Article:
That’s what everyone called him. He used to be a regular at the $500 NL table. At least he was at the casino every time I was there, so I assumed he must be there more often than I. Why they called him what they did was not immediately apparent.(As my buddy Geoff says, poker players can be so cruel.) He was the usual old timer, a nit, which may have had something to do with the nick, as the game sometimes got a little wild, and shit happens, if you know what I mean. Yet, I never heard him complain about the two-outers. No, that’s not correct. I saw him turn a boat and get it all in against a set. He ended with the underfull.
“Sheesh.” That was all he said. And just as he was standing up to leave, another player, Richard, not in the hand, another regular who was known as a huge prick sneered, “Cry Baby.” It didn’t take much to figure these two had some history.
Hell, everyone had a history with Richard. Table captain, slow roller, master of the game. If he caught a miracle on the river, he knew it was coming. If the same happened to him, it was a donk move. The type that does not distinguish between luck and skill, but only as it applies to his play. I’ll say it again. Prick. The kind of guy you'd just love to felt.
The next time I saw Cry Baby, something had changed. All of sudden he had gotten older. I mean, he was not a young guy to begin with, maybe in his late sixties. Yet, in the span of a month he aged another twenty. Then he disappeared.
After a few months I asked several of the dealers if they knew anything about Cry Baby. Nope. Hadn’t seen him. Did they know his real name? Knew nothing about him except to say that he was a decent tipper.
Well, the way my mind works, I figured CB had passed on, that is until early yesterday. The card room hadn’t been open very long before I arrived. He was in a four-handed game, still looking older, but not as feeble. I made it five and sat on his left, and after a bit struck up a conversation with him.
“Good to see you again.”
“You’ve been gone for a while.”
“Arizona. With my kids for a while after my wife passed.”
“Oh, I’m sorry.”
“Thanks. But she had a good life. 94 years old and died in her sleep.”
“94? Wow. Do you mind me asking…”
The conversation ended there as we were in a hand together. He was the Button and min-raised about 2.5 x BB. I called with JQh, and the BB completed. The flop was Ts 6h Qd and I check/called CB’s 2/3 pot bet. The turn put the 5s on the board and we both checked. The 9s gave me the str8 and I bet half the pot and CB doubled it. I folded to the flush. How do I know it was a flush? He turned up the corners just enough to show me AJs.
“Nice hand.” He gave me a little wink and a smile.
“Show the table!” It was Richard, on CB’s left. But the dealer had already gathered the cards. Too late. Good. “Aw c’mon! Christ, show one, show all.” CB said nothing.
It was five hands later. The table folds around to Richard in the SB and he completes. CB 3-bets and Prick calls. The flop is Jh 7d Td. CB leads out with a pot-sized bet and Richard come over the top with just a half-pot-sized bet more. CB thinks for a second and jams. He has Richard covered. Richard instacalls and throws over an unsuited J 10. “Ship it!” CB holds onto his cards until the river, shows his set of sevens, turns to me and in the softest voice says, “Holla.”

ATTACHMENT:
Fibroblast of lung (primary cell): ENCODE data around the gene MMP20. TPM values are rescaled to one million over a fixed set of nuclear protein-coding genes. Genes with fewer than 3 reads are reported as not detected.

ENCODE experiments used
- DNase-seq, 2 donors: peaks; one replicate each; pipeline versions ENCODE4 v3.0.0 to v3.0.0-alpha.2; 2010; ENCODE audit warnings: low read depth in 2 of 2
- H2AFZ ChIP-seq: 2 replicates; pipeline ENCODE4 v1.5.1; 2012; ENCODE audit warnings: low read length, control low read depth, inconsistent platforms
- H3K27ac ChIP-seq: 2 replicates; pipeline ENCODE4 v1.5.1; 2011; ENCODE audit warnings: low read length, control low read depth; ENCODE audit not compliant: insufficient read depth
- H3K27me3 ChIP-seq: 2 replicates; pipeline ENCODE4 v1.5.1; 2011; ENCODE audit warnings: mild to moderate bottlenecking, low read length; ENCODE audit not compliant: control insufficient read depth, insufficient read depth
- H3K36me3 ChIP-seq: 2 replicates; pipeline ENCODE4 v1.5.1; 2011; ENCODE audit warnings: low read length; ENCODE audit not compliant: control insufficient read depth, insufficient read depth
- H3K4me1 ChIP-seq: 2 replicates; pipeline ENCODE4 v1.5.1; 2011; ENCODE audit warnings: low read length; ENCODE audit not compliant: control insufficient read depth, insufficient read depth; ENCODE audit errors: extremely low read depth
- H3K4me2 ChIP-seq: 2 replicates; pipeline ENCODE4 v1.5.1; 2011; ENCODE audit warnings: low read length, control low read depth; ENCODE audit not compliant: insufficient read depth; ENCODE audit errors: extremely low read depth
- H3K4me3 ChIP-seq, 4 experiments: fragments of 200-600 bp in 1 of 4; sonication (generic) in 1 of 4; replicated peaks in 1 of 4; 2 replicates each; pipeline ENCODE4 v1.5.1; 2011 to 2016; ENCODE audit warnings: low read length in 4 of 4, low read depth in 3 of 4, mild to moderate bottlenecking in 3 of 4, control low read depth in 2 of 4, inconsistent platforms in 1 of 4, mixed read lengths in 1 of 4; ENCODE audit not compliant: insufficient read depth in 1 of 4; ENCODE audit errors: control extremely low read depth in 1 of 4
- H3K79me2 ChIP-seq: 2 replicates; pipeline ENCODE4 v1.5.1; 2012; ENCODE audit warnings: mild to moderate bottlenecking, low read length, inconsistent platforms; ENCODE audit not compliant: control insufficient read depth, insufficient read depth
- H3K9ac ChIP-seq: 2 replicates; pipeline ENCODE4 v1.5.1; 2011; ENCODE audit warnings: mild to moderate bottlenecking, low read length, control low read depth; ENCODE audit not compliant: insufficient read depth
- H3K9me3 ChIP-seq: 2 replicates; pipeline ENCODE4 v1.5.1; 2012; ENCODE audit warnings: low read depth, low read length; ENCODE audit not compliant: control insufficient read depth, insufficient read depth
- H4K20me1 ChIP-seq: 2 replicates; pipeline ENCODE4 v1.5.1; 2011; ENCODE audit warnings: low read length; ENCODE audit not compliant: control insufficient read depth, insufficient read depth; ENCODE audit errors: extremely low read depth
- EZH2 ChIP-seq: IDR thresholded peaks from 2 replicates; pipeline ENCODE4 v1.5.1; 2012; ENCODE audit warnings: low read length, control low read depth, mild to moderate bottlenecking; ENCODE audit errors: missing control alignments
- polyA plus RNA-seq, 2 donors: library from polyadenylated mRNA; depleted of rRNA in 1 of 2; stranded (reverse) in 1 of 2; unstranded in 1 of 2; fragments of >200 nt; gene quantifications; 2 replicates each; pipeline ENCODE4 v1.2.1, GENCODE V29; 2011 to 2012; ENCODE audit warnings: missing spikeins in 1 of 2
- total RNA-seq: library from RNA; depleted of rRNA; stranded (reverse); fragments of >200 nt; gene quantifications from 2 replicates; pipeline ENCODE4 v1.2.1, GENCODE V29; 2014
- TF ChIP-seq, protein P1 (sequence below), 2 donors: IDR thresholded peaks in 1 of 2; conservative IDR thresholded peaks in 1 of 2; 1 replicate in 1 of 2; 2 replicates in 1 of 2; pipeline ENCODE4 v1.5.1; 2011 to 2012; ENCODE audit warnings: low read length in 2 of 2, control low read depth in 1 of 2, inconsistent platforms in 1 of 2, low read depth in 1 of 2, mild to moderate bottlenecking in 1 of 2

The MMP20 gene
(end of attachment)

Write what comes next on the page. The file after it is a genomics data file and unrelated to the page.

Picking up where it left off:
Well, you can imagine. Richard takes on a nice shade of red, mutters, amazingly, “Nice hand,” and rebuys. The red doesn’t go away.
For the next hour Richard raises huge every time he is in position, stealing the blinds but little else. He loses about a quarter of his stack in one hand to the player on his right, but that doesn’t stop him. He gets involved with CB a couple more times, and takes down a smallish pot with some raise, re-raise action, obviously wanting to get his money back, yet it seems like CB was toying with him more than really having a solid hand. Richard is getting nowhere but increasingly annoyed.
Just for the record, all the while this is going on, I am holding my own, up just a bit, but more interested, perhaps, in the duel unfolding.
We lose a player and are down to four again. I’m not crazy about this and start thinking about the $200 game where there’s a seat open. Now in the BB, I say to myself that I’ll play to the Button. Richard limps on the Button. I think, “trap” just about the same time CB 3-bets in the SB. I look down to see a pair of eights and figure what the hell. Richard calls as well. The flop is Kh 6d 6h. CB bets the pot so I fold. Richard calls. The turn is a Qs and CB puts out another pot-sized bet. Richard calls again. He must have a monster or be on a vengeance flush draw. I fear for CB. The river is a Qd. One helluva board. CB looks over at Richard’s stack and puts in about twice what Prick has behind, and he literally throws the rest of his chips in. CB turns over Aces and Richard wings his cards at the dealer. A king flips over.
Of course Richard storms away from the table. CB says, “That got my heart going a little too hard. I better quit while I’m ahead and still alive.”
“Need some help?” I asked.
“I think I’ll go have a beer. That’ll help.” And with that, he racked up, as did I.